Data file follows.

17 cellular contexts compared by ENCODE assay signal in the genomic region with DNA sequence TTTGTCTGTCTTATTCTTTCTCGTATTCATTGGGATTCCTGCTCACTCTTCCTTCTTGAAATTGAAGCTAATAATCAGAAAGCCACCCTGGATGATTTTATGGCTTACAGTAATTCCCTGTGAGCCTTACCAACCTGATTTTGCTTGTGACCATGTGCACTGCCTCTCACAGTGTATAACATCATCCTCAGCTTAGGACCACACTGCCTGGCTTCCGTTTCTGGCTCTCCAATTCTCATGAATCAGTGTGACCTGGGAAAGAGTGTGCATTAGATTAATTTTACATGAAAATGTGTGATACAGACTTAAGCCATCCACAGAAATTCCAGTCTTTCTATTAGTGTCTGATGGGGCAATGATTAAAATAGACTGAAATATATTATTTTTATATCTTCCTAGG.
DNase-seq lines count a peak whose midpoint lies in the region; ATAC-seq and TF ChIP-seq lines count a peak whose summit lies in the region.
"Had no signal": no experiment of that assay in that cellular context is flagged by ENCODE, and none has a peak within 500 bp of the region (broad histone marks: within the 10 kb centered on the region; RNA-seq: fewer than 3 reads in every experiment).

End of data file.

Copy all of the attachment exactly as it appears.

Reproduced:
17 cellular contexts compared by ENCODE assay signal in the genomic region with DNA sequence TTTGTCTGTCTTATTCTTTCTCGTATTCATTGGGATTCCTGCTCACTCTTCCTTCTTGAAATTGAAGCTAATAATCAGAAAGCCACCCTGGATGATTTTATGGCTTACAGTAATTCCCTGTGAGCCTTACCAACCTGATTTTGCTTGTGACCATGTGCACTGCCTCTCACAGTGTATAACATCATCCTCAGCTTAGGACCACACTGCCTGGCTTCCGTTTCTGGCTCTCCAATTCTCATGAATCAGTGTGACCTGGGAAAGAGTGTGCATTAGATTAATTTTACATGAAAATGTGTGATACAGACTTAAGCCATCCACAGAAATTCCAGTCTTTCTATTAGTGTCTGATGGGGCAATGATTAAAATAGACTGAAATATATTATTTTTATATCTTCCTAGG.
DNase-seq lines count a peak whose midpoint lies in the region; ATAC-seq and TF ChIP-seq lines count a peak whose summit lies in the region.
"Had no signal": no experiment of that assay in that cellular context is flagged by ENCODE, and none has a peak within 500 bp of the region (broad histone marks: within the 10 kb centered on the region; RNA-seq: fewer than 3 reads in every experiment).